Sunday, 6 September 2009

CDs, vinyl, downloads, dispersed items and other miscellaneous notes

I love the physical objects and forms for conveying music. Okay, CDs are not albums - those chunky 12" forms of artwork beauty and solid (yet dramatically breakable) physicality, but even so I continue to be enthralled by the little square boxes with their sleeve notes, photos and thanks to families, friends and random influences. You may not be able to spread jam on them without consequences but they can be fabulously produced objects that challenge the formal constraints of their size.

Between us Cloud and I have probably released into the wild (that is, donated or sold) more pieces of vinyl than most people own in a lifetime. Ah, the 7" and 12" we have loved and played and scratched. Sadly, playing many of these items has not always been easy for us: non-functioning record players, a lack of any record player, record players that can only easily play one speed of recording -- all of these have affected our relationship to vinyl. Being broke has driven things to be sold; being bereaved has driven the (temporary) acquisition of parental record collections. We have just a handful of vinyl items left with us now.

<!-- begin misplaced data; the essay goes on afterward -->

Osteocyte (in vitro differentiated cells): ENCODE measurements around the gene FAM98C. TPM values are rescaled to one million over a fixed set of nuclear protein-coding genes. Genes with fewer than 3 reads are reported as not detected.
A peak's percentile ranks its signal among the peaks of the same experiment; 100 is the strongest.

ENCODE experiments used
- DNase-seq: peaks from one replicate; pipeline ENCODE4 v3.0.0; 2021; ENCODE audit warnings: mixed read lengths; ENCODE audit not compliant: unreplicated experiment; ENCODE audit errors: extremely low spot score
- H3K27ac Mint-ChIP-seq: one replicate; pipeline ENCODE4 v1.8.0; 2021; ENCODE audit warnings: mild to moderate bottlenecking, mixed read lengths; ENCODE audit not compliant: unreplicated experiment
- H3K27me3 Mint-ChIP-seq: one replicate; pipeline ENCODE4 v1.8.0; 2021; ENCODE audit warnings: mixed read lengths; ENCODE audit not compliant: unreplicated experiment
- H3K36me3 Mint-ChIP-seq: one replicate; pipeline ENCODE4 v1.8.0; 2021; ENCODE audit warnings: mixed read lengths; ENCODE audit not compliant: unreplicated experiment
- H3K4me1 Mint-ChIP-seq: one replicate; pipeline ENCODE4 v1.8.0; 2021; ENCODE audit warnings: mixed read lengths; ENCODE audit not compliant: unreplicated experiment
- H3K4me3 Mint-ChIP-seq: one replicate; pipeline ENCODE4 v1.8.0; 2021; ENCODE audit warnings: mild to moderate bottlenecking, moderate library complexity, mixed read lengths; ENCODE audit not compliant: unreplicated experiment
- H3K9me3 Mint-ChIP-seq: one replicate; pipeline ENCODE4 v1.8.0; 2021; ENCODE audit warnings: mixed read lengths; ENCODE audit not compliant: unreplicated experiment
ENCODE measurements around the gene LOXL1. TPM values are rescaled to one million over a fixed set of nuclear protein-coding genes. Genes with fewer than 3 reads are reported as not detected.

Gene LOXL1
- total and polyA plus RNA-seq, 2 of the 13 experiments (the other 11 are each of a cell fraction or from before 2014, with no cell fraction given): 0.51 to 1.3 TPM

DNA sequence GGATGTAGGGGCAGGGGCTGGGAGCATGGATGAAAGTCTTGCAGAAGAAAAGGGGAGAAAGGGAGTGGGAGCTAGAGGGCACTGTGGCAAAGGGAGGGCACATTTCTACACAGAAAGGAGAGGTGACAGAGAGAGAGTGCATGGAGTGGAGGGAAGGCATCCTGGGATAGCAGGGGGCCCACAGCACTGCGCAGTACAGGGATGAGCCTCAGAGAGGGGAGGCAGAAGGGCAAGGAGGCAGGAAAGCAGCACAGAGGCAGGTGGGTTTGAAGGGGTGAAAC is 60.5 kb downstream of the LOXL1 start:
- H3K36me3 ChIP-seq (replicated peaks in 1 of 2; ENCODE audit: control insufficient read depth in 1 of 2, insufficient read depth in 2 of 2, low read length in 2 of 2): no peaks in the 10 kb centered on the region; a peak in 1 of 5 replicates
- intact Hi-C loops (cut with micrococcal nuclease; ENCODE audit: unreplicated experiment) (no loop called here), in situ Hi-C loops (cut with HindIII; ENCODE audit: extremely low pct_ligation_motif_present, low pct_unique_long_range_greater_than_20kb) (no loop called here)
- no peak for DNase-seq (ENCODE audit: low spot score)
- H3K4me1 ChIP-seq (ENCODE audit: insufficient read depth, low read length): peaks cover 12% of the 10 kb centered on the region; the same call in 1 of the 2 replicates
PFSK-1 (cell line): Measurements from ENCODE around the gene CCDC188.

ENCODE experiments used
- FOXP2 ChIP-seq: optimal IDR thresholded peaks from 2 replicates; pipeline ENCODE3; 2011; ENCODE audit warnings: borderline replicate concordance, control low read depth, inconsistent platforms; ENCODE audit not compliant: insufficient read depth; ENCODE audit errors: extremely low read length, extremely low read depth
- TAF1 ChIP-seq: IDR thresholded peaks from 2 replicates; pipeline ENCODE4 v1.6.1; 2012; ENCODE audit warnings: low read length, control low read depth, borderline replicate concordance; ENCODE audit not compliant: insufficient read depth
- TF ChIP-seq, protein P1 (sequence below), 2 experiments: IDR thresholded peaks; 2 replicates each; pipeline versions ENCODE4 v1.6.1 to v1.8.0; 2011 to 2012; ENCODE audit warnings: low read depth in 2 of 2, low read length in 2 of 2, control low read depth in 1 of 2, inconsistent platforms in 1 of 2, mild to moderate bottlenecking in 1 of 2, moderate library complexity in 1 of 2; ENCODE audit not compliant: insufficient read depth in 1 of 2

The invention of the download has revolutionised music listening, yet to me these tracks do not feel like music I actually own. Instead they feel as if they are on loan to me. In practice this may well prove to be the case as iTunes has already proven itself adept at 'retrieving' items. As we move towards streaming being the dominate mechanism by which we listen to music, I suspect that being so old-fashioned as to even 'own' downloads will seem like the action of another century pretty quickly.

Dispersed items
In an age of online listening it feels far easier to ditch and disperse items of music. So there are a number of tracks still on my iTunes where I have opted to ditch or more likely donate the physical objects to Oxfam. Compilations - especially those free with magazines - have frequently headed this way even though they may include several fine tracks. The point is that unlike compilations produced by friends, the track listing is unlikely to have any real significance. The order has rarely been selected to show similarity/contrast, link a band via a soundtrack they both contributed towards, or make a thematic/lyrical connection. So off they've gone, to be enjoyed by others.

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